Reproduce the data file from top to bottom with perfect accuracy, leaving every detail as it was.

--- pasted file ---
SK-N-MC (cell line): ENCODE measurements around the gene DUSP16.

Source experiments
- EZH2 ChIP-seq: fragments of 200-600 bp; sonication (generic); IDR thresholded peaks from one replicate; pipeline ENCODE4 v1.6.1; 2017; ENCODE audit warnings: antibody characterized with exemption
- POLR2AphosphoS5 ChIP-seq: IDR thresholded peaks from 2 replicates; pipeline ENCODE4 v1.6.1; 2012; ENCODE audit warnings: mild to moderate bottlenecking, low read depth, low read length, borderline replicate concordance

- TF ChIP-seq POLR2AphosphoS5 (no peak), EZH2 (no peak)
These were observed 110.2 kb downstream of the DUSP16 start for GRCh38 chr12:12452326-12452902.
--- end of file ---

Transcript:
SK-N-MC (cell line): ENCODE measurements around the gene DUSP16.

Source experiments
- EZH2 ChIP-seq: fragments of 200-600 bp; sonication (generic); IDR thresholded peaks from one replicate; pipeline ENCODE4 v1.6.1; 2017; ENCODE audit warnings: antibody characterized with exemption
- POLR2AphosphoS5 ChIP-seq: IDR thresholded peaks from 2 replicates; pipeline ENCODE4 v1.6.1; 2012; ENCODE audit warnings: mild to moderate bottlenecking, low read depth, low read length, borderline replicate concordance

- TF ChIP-seq POLR2AphosphoS5 (no peak), EZH2 (no peak)
These were observed 110.2 kb downstream of the DUSP16 start for GRCh38 chr12:12452326-12452902.